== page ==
News reports of shortages in supplies in advance of the ice storm now hitting the southeast underscore the need to prepare for emergencies in advance – and not 24 hours in advance. Yes, you can plan on being able to go buy food, toilet paper, dog food, formula, shovels, generators, whatever before a storm hits – but what if the stores don’t have the supplies? What if you simply don’t have time? What if you don’t have the money at the time or gas in your car or some other Murphy’s Law situation?
Most survival stories involve planning in advance – the right gear, the right planning, the right training – for the emergency. Of course, stores abound of individuals surviving against incredible odds – but why stake a successful outcome on happenstance? It is easier to plan in advance. Of course, most plans don’t survive the emergency – but having put some thought into your emergency preparations, you will be much better off and have a higher chance of surviving successfully.
For most families, planning for an emergency is going to involve a family communications plan. It is highly likely that in the event of an emergency, family members and pets may be scattered. One or both parents may be at work. Kids may be at school or at some activity. A family member may be at church. Whatever. A family communications plan should involve a discussion about how you will communication and where you will meet. Where you will meet may vary depending on the hazard. Cell phones are great – but they may not be available depending on the emergency. Texts often have an easier time getting through – and kids should be instructed to text (assuming they have phones). Also, meeting locations should be arranged. My kids have three bug out locations in the event they are at school and must leave the school in the event of an emergency. We have prioritized the locations and discussed the locations with my kids. We’ve also been to the locations from school so that the kids know how to get there.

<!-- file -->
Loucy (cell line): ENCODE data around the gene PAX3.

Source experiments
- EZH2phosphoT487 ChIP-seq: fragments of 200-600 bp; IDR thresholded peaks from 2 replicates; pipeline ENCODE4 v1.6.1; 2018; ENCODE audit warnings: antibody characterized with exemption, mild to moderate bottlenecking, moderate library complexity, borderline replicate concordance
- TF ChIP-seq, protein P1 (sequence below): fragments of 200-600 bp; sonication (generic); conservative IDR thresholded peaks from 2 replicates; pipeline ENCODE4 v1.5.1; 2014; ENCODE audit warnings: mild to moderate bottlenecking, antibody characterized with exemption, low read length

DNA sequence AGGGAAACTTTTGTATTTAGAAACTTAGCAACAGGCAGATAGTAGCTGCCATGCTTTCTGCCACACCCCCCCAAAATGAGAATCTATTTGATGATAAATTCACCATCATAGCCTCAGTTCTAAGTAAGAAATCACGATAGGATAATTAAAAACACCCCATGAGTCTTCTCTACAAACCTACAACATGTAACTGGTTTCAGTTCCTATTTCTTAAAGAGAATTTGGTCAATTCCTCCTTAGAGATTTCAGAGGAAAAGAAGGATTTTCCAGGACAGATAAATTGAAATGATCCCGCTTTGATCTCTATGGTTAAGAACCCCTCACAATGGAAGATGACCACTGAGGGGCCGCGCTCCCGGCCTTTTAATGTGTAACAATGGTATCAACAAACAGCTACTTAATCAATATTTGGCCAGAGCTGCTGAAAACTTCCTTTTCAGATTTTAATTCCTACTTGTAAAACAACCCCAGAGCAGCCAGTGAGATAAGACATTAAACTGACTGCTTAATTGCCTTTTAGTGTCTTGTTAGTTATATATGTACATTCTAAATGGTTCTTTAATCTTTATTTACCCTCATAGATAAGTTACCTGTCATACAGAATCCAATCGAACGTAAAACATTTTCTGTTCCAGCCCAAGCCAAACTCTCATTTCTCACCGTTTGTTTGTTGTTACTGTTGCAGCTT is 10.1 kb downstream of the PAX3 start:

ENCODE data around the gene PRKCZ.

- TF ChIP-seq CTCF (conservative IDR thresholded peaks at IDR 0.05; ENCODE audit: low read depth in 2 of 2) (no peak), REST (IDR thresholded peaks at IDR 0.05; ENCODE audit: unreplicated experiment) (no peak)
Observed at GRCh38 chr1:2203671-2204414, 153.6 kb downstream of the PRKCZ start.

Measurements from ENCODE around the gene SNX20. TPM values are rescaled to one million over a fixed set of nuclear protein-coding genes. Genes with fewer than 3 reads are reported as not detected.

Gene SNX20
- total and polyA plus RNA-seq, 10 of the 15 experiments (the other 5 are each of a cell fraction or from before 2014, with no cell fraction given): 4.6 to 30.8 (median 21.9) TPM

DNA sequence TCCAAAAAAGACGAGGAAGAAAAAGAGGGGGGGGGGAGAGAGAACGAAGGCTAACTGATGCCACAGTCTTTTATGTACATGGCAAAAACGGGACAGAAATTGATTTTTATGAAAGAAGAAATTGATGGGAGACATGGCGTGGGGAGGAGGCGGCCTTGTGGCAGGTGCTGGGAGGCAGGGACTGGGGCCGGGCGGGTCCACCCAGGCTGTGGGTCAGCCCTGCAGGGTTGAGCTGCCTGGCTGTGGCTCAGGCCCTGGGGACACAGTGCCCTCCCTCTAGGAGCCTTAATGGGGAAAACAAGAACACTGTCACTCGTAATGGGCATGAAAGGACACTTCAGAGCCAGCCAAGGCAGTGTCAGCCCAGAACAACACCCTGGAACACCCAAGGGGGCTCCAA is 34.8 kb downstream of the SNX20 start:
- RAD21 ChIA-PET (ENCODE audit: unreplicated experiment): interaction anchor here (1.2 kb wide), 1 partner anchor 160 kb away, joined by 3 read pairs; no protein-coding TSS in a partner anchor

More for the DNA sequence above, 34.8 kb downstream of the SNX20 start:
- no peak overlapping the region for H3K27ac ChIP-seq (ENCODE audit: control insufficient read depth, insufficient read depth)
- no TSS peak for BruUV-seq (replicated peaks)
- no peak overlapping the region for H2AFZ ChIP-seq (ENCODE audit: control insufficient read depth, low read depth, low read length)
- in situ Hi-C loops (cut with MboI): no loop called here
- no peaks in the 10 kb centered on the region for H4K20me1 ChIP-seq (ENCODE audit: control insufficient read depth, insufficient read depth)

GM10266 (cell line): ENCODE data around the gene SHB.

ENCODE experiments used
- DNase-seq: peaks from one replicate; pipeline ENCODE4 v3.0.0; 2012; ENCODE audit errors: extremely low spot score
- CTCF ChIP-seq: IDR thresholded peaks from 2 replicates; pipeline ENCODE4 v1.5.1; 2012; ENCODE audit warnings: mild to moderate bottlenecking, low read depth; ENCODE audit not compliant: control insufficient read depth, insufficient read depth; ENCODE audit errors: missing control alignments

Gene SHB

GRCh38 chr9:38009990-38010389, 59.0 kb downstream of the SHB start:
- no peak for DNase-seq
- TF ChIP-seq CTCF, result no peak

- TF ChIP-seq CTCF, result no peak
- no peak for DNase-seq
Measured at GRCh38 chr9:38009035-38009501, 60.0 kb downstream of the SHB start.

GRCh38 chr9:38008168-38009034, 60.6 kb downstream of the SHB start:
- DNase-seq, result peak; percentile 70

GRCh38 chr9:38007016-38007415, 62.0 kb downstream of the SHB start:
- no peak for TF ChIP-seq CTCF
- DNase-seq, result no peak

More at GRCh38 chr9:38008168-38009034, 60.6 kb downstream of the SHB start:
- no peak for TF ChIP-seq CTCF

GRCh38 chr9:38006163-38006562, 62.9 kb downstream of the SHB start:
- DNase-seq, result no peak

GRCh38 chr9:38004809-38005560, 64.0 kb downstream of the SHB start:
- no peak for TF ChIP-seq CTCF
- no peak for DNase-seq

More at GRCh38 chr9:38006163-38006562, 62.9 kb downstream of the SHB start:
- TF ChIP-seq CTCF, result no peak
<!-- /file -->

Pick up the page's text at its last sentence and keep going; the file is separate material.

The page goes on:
But talk these preparations out before the emergency. Talk with your kids about what to do if they can’t reach you after an earthquake or tornado, or where you should plan on meeting. And discuss how long it may take you to reach that meeting place in the event of a disaster.
So, to develop your emergency family communications plan, the first step is to meet with your family or household members and discuss the plan and options. Go over how to prepare and respond to the emergencies that are most likely to happen where you live, learn, work and play.
Make a decision and plan on what you will do if the family is separated during an emergency. Select at least two places to meet, one right near home in case there is a sudden emergency at home, such as a fire, and at least one outside your immediate neighborhood, in case you cannot return home or are asked to evacuate. If your kids are at school, I would recommend a third that is safe for them and in between their school and your house. If it is a friend’s house, make sure that friend knows that your kids may stage at the location.
Together, choose an out-of-area emergency contact person. It may be easier to text or call long distance if local phone lines are overloaded or out of service. Everyone should have this person’s emergency contact information in writing or saved on their cell phones, and the contact person should know that he or she may need to act to coordinate. That person should have some familiarity with your town to assist your children.
You may also want to invest in some handheld two way radios. They can be useful and easy to use.
If you need to evacuate, decide together where you would go and what route you would take to get there. You may choose to go to a hotel/motel, stay with friends or relatives in a safe location or go to an evacuation shelter if necessary. But make sure your kids understand what the plan is.
Practice, practice, practice. It may seem silly, but practice does make perfect. At least drive your planned evacuation route and plot alternate routes on your map in case roads are impassable.
And, of course, plan ahead for your pets. Keep a phone list of pet-friendly hotels/motels and animal shelters that are along your evacuation routes.
Don’t forget to remind your family members that the American Red Cross has its Safe and Well website to let family and friends know you are safe. Teach your kids how to use it too.